Presentation on theme: "Global Warming and Climate Change: Realities, Uncertainties and Measures Aizebeokhai, A. P. Department of Physics Covenant University, Ota."— Presentation transcript:
Global Warming and Climate Change: Realities, Uncertainties and Measures Aizebeokhai, A. P. Department of Physics Covenant University, Ota
INTRODUCTION The increase in the earth’s surface temperature and the global sea level in the last few decades is a major aspect of climate change that has attracted both researchers and policy makers in recent times. Details of our complex climate system are not sufficiently known to enable us predict the future course of global warming and climate change. Not everyone agrees that global warming is real. If global warming is real, not all accept that human’s activities are responsible for it; and not all accept that climate change is bad.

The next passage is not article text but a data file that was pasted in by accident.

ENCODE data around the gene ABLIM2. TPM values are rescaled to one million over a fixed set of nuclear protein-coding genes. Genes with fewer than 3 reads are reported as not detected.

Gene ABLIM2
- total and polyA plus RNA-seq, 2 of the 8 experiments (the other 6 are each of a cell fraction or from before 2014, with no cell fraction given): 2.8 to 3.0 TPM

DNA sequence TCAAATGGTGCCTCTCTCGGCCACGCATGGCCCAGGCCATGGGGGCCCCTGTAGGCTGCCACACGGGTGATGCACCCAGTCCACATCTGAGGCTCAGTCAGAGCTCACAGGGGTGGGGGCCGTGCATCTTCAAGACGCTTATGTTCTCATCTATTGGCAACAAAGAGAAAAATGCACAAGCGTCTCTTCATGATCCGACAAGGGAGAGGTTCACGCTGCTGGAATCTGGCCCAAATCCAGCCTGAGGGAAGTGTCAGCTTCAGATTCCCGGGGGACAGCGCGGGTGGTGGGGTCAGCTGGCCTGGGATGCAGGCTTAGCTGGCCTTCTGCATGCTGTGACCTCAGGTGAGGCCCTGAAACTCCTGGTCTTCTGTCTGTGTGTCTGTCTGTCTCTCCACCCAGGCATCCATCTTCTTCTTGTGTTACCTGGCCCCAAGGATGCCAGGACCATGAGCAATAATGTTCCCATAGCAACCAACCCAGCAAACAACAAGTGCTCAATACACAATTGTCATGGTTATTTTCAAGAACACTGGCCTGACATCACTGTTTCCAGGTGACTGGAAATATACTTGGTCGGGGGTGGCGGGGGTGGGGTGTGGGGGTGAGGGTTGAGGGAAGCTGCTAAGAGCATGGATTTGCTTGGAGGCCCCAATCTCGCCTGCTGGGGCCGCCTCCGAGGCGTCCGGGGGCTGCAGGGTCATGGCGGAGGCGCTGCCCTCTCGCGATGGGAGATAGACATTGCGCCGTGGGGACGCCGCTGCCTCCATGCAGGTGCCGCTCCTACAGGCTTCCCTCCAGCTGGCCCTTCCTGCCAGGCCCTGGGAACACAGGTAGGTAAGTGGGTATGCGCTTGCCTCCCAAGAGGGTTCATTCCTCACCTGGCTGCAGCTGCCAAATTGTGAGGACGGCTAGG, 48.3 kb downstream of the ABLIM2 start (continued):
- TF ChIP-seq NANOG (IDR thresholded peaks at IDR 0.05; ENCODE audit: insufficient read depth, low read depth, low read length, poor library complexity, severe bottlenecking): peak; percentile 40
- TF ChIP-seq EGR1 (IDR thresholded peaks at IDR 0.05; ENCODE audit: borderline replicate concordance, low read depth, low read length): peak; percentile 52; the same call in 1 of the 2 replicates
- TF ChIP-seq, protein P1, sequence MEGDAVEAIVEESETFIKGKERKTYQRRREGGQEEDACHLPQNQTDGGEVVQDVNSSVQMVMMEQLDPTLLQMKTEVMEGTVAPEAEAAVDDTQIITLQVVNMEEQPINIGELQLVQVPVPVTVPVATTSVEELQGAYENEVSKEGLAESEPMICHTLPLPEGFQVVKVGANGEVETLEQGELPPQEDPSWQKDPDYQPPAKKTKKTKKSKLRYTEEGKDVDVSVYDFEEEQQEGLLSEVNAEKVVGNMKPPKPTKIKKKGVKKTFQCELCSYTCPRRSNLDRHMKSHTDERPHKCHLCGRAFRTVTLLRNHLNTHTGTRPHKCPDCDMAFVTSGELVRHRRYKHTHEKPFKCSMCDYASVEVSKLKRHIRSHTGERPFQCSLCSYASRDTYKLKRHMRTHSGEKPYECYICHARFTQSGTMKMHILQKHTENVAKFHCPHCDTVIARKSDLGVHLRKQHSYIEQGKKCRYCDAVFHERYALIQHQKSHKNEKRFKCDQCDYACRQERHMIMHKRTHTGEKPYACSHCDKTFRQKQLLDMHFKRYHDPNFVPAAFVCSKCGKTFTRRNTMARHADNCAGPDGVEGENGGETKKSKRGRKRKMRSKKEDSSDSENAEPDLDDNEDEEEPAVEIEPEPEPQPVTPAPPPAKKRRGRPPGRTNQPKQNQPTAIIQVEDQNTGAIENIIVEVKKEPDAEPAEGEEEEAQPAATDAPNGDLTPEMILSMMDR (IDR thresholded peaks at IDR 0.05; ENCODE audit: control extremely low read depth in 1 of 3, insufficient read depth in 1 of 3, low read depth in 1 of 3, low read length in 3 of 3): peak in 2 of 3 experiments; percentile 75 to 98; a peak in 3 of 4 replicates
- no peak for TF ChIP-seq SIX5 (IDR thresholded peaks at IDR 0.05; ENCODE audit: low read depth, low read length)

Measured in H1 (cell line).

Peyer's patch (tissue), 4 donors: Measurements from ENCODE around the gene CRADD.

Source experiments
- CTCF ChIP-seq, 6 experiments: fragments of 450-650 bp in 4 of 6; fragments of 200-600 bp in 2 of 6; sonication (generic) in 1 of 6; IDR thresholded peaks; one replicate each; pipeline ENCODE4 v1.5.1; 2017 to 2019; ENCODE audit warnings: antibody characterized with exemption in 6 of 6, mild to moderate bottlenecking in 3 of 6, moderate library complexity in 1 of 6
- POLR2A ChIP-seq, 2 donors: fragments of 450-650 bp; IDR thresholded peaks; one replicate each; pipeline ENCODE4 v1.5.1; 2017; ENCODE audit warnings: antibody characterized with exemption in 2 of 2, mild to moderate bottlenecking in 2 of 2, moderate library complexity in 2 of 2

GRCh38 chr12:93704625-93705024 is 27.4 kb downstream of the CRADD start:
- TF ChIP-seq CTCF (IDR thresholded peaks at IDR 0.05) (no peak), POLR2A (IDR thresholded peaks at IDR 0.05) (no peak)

Kyoto Protocol mandated the governments of industrialized nations to take measures to reducing greenhouse gases emissions to a level that would prevent dangerous anthropogenic interference with the climate system. The increasing global energy demand, population growth, need for improved standard of living, lack of political will and institutional weakness are major factors that has militated against measures to curb greenhouse gases emissions and control climate change. What then should we do? Should we all pretend that all well with our “beloved planet Earth” or should we seek for greater knowledge about our complex climate system.